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U.S. energy facts explained State and U.S. territory data

The U.S. Energy Information Administration (EIA) collects and publishes data at different geographic levels (depending on the data series):

  • National
  • Census region or division
  • State or U.S. territory

Most of EIA's state and U.S. territory data are available on the State Energy Portal. The State Energy Portal is home to EIA's State Energy Profiles and EIA's State Energy Data System. The portal also features state rankings for 10 key energy statistics, has a search function to help users find EIA's state data easily, and allows users to compare state energy data along a variety of data points and energy indicators.

One of the most popular features on EIA's website is the State Energy Portal's multilayer mapping tool, which provides user-selected views of fossil fuel and renewable energy resources, oil refineries, pipelines, power plants, transmission lines, and other energy infrastructure in the United States. Each state page also contains a state map.

State Energy Profiles

State Energy Profiles summarize all of EIA's state-level and fuel-specific energy data for each state. Each profile, which can be printed as an integrated report, is updated monthly and includes several features:

  • Data tables with about 90 key state-level data items
  • Quick facts that present noteworthy state energy facts
  • Narratives that explain how fossil fuels, nuclear energy, renewable energy, energy infrastructure, and energy-related activities interact in each state's energy markets
  • Downloadable charts that provide an overview of state energy production, consumption, as well as context to state energy prices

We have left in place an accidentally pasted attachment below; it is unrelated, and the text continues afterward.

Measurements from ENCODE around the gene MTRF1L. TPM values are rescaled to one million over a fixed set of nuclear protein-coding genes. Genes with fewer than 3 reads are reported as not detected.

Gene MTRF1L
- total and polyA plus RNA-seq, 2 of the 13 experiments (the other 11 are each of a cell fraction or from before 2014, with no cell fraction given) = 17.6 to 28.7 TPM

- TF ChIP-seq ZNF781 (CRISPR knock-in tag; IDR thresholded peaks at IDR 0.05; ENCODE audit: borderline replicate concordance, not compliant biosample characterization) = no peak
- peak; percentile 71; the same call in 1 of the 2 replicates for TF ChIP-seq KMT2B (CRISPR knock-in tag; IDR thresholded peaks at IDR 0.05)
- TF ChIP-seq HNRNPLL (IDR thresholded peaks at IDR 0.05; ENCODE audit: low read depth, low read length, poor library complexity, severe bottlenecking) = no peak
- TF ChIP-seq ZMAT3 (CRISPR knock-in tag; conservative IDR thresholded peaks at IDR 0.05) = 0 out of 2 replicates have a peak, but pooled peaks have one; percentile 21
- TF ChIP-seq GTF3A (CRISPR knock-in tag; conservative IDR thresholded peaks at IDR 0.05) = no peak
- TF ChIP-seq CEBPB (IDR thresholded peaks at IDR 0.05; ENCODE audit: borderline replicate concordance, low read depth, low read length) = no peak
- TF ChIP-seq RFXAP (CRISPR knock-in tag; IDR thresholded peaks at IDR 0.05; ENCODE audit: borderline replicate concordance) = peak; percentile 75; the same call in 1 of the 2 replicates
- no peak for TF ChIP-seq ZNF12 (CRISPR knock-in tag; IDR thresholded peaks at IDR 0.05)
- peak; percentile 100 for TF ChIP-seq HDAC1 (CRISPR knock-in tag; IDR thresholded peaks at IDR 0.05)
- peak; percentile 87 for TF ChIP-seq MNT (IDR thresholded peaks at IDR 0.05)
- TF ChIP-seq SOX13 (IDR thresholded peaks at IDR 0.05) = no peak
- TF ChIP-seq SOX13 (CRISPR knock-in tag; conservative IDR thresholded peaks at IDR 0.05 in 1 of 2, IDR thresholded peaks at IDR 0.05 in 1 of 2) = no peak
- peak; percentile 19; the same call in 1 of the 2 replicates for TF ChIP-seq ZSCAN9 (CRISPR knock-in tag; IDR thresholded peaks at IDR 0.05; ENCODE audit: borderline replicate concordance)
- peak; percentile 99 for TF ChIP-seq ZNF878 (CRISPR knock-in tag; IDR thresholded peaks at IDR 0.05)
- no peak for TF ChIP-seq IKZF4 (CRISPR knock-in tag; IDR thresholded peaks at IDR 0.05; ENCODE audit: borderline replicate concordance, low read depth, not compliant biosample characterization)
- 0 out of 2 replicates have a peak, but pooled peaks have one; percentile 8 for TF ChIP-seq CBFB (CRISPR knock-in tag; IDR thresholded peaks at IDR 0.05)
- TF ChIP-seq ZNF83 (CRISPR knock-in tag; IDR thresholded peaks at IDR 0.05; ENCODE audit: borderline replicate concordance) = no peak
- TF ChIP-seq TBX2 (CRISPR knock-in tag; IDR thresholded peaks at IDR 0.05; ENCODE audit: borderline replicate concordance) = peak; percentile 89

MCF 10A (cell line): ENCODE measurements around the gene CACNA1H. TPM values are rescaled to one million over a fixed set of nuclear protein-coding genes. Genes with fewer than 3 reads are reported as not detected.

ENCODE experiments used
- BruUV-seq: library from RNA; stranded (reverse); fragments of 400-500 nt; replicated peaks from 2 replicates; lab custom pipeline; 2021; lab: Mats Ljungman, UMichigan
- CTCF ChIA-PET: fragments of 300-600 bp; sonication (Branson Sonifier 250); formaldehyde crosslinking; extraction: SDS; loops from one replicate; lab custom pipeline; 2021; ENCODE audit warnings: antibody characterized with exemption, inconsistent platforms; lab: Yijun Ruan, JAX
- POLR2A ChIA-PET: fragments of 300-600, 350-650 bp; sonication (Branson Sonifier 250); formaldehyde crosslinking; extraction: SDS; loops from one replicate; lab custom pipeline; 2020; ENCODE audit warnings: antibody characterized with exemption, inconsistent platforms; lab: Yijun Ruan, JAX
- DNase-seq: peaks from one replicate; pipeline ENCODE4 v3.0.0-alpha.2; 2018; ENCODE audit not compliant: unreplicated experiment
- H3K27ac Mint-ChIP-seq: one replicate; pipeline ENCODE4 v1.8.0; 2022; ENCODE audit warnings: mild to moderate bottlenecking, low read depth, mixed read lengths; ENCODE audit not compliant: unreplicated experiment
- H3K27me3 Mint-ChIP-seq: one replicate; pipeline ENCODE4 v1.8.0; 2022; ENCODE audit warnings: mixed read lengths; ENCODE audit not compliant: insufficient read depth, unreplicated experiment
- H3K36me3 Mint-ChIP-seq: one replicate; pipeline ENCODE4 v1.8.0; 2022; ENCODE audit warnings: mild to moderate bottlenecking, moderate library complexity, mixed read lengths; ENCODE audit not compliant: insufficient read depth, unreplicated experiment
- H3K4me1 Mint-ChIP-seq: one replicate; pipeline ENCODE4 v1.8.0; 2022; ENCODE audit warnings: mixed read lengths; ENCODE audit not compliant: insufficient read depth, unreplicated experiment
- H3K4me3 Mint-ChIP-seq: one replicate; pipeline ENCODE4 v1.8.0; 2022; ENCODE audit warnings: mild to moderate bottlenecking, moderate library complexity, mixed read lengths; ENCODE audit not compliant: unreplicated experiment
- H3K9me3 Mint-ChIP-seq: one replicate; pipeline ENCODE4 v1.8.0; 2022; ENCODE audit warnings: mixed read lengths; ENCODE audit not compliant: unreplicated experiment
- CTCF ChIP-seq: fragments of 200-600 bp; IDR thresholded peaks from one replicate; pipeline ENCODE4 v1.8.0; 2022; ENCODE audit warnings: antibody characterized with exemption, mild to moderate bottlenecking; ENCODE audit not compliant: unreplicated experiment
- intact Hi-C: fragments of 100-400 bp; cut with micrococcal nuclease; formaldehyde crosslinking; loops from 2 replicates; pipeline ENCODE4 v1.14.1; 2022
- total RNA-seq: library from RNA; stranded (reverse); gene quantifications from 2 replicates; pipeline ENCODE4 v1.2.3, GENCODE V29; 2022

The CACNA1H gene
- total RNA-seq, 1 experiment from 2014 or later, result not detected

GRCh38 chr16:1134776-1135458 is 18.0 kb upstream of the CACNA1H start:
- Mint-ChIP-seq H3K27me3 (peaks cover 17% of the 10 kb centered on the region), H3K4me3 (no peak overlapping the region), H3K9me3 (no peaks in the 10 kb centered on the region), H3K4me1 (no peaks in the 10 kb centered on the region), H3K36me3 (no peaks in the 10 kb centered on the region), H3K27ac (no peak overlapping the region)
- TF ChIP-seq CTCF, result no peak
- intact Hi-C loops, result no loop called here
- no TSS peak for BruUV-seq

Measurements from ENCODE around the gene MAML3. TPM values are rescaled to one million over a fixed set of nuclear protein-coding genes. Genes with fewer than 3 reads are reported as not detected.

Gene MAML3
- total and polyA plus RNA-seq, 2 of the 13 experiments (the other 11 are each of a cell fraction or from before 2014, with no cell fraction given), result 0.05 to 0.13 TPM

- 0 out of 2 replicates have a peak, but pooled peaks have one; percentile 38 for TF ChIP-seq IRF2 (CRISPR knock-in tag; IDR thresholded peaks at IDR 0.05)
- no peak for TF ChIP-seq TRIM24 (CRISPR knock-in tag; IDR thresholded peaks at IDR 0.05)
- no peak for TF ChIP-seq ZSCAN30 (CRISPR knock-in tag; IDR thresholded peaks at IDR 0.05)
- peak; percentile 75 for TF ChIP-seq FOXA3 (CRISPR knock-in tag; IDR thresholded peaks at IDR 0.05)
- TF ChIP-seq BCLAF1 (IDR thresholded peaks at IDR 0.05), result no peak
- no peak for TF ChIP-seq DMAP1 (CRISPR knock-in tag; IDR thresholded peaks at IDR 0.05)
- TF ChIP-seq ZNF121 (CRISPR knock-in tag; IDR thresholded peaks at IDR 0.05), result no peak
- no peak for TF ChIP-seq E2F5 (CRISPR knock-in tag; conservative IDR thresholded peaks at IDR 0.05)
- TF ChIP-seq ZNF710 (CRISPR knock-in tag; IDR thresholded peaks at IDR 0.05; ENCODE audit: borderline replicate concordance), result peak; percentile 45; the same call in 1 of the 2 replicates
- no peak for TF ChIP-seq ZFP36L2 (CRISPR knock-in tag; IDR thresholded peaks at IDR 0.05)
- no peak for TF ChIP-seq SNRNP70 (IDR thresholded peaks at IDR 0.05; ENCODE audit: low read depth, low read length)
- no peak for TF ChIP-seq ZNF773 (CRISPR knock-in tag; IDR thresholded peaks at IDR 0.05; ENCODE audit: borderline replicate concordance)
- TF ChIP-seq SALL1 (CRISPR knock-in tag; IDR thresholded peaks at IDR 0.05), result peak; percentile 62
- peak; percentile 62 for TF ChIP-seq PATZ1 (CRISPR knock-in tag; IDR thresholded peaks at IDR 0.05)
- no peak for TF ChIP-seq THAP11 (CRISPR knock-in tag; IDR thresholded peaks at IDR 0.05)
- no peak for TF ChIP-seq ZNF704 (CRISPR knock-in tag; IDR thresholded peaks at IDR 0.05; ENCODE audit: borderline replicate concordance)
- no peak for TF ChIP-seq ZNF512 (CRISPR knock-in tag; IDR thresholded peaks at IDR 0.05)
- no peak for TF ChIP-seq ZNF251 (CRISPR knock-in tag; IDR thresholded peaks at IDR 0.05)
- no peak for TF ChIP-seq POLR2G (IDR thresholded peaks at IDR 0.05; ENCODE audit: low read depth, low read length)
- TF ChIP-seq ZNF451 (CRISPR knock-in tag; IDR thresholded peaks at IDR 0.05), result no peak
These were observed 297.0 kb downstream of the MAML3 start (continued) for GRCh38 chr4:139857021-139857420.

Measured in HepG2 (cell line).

• Related links that give users quick access to additional state energy resources
  • Notes and sources that offer reference material on state energy data and facts

State Energy Profiles also include data and information for five U.S. territories:

State Energy Data System

The State Energy Data System provides annual time-series estimates of state-level energy consumption, prices, expenditures, and production. The full set of tables and data files are updated annually.

The estimates provide multi-dimensional information:

  • Concepts: Consumption in physical units and British thermal units (Btu), prices in dollars per million Btu, expenditures in million current dollars, and production in physical units and Btu
  • Energy sources: Coal; natural gas; 10 major petroleum products, other petroleum products, and total petroleum; nuclear fuel; renewable energy, including hydroelectric power, geothermal energy, solar energy, wind energy, and wood and waste; and total energy
  • Consumption sectors: Residential, commercial, industrial, transportation, electric power, and total consumption across sectors
  • Geography: 50 individual states, the District of Columbia, and the entire United States
  • Time periods: Consumption (beginning in 1960), prices (beginning in 1970), expenditures (beginning in 1970), and production (beginning in 1960)

Last updated: August 22, 2018